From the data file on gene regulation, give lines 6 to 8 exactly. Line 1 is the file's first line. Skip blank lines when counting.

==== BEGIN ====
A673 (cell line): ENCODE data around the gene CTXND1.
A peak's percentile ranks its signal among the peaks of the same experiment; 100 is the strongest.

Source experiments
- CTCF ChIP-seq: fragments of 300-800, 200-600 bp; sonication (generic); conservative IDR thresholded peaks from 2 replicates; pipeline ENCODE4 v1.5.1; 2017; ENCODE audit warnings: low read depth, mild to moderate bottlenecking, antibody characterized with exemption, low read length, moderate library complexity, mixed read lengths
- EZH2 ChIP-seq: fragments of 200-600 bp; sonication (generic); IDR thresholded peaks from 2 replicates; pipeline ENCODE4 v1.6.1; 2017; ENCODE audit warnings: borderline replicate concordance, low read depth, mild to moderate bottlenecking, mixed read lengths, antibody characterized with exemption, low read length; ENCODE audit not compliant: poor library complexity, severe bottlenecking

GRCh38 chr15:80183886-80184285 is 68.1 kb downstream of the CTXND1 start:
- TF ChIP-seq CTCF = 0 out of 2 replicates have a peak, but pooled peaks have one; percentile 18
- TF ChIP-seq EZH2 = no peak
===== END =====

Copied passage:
GRCh38 chr15:80183886-80184285 is 68.1 kb downstream of the CTXND1 start:
- TF ChIP-seq CTCF = 0 out of 2 replicates have a peak, but pooled peaks have one; percentile 18
- TF ChIP-seq EZH2 = no peak